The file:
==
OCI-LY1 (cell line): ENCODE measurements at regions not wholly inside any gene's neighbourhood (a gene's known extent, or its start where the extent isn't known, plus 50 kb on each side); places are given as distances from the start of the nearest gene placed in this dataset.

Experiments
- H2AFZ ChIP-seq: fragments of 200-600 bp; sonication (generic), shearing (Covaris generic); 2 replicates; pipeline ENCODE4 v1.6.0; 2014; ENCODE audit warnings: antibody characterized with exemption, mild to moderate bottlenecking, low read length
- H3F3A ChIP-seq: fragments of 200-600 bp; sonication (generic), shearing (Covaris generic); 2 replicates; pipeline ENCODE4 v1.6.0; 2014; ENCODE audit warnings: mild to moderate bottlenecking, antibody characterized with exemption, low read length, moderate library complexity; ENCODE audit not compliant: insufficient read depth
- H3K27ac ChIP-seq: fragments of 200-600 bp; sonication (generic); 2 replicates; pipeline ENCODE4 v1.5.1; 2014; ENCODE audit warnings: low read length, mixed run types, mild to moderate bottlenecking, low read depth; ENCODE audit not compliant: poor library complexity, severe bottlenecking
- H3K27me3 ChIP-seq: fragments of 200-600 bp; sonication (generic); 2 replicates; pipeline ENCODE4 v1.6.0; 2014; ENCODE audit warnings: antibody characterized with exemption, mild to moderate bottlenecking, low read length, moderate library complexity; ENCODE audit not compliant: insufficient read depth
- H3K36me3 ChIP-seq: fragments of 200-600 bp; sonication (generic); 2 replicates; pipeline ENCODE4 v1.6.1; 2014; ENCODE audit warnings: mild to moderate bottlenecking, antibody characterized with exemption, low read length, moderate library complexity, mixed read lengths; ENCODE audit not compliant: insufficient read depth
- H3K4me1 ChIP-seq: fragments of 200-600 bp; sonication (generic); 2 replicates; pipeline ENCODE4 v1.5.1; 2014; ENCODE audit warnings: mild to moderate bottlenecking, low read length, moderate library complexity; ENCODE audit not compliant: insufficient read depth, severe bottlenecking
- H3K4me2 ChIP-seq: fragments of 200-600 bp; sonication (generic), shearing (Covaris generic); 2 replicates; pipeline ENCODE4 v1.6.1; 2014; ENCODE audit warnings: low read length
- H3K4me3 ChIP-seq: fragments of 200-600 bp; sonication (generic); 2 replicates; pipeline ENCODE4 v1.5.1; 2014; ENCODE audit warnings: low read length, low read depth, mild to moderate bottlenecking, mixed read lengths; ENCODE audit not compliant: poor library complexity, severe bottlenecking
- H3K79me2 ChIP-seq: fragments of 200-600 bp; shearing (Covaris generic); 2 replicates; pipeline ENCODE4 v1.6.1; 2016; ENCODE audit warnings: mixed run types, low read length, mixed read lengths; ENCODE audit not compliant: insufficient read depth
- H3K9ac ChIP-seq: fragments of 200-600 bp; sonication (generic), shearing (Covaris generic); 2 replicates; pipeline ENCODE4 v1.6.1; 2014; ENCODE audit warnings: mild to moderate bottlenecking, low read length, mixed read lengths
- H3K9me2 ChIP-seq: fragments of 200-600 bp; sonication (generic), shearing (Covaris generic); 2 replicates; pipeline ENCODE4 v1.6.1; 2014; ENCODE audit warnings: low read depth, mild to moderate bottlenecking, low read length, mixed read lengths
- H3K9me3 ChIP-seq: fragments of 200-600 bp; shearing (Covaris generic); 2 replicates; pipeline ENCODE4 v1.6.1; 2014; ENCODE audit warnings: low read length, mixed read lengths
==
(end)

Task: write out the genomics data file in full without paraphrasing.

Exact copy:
OCI-LY1 (cell line): ENCODE measurements at regions not wholly inside any gene's neighbourhood (a gene's known extent, or its start where the extent isn't known, plus 50 kb on each side); places are given as distances from the start of the nearest gene placed in this dataset.

Experiments
- H2AFZ ChIP-seq: fragments of 200-600 bp; sonication (generic), shearing (Covaris generic); 2 replicates; pipeline ENCODE4 v1.6.0; 2014; ENCODE audit warnings: antibody characterized with exemption, mild to moderate bottlenecking, low read length
- H3F3A ChIP-seq: fragments of 200-600 bp; sonication (generic), shearing (Covaris generic); 2 replicates; pipeline ENCODE4 v1.6.0; 2014; ENCODE audit warnings: mild to moderate bottlenecking, antibody characterized with exemption, low read length, moderate library complexity; ENCODE audit not compliant: insufficient read depth
- H3K27ac ChIP-seq: fragments of 200-600 bp; sonication (generic); 2 replicates; pipeline ENCODE4 v1.5.1; 2014; ENCODE audit warnings: low read length, mixed run types, mild to moderate bottlenecking, low read depth; ENCODE audit not compliant: poor library complexity, severe bottlenecking
- H3K27me3 ChIP-seq: fragments of 200-600 bp; sonication (generic); 2 replicates; pipeline ENCODE4 v1.6.0; 2014; ENCODE audit warnings: antibody characterized with exemption, mild to moderate bottlenecking, low read length, moderate library complexity; ENCODE audit not compliant: insufficient read depth
- H3K36me3 ChIP-seq: fragments of 200-600 bp; sonication (generic); 2 replicates; pipeline ENCODE4 v1.6.1; 2014; ENCODE audit warnings: mild to moderate bottlenecking, antibody characterized with exemption, low read length, moderate library complexity, mixed read lengths; ENCODE audit not compliant: insufficient read depth
- H3K4me1 ChIP-seq: fragments of 200-600 bp; sonication (generic); 2 replicates; pipeline ENCODE4 v1.5.1; 2014; ENCODE audit warnings: mild to moderate bottlenecking, low read length, moderate library complexity; ENCODE audit not compliant: insufficient read depth, severe bottlenecking
- H3K4me2 ChIP-seq: fragments of 200-600 bp; sonication (generic), shearing (Covaris generic); 2 replicates; pipeline ENCODE4 v1.6.1; 2014; ENCODE audit warnings: low read length
- H3K4me3 ChIP-seq: fragments of 200-600 bp; sonication (generic); 2 replicates; pipeline ENCODE4 v1.5.1; 2014; ENCODE audit warnings: low read length, low read depth, mild to moderate bottlenecking, mixed read lengths; ENCODE audit not compliant: poor library complexity, severe bottlenecking
- H3K79me2 ChIP-seq: fragments of 200-600 bp; shearing (Covaris generic); 2 replicates; pipeline ENCODE4 v1.6.1; 2016; ENCODE audit warnings: mixed run types, low read length, mixed read lengths; ENCODE audit not compliant: insufficient read depth
- H3K9ac ChIP-seq: fragments of 200-600 bp; sonication (generic), shearing (Covaris generic); 2 replicates; pipeline ENCODE4 v1.6.1; 2014; ENCODE audit warnings: mild to moderate bottlenecking, low read length, mixed read lengths
- H3K9me2 ChIP-seq: fragments of 200-600 bp; sonication (generic), shearing (Covaris generic); 2 replicates; pipeline ENCODE4 v1.6.1; 2014; ENCODE audit warnings: low read depth, mild to moderate bottlenecking, low read length, mixed read lengths
- H3K9me3 ChIP-seq: fragments of 200-600 bp; shearing (Covaris generic); 2 replicates; pipeline ENCODE4 v1.6.1; 2014; ENCODE audit warnings: low read length, mixed read lengths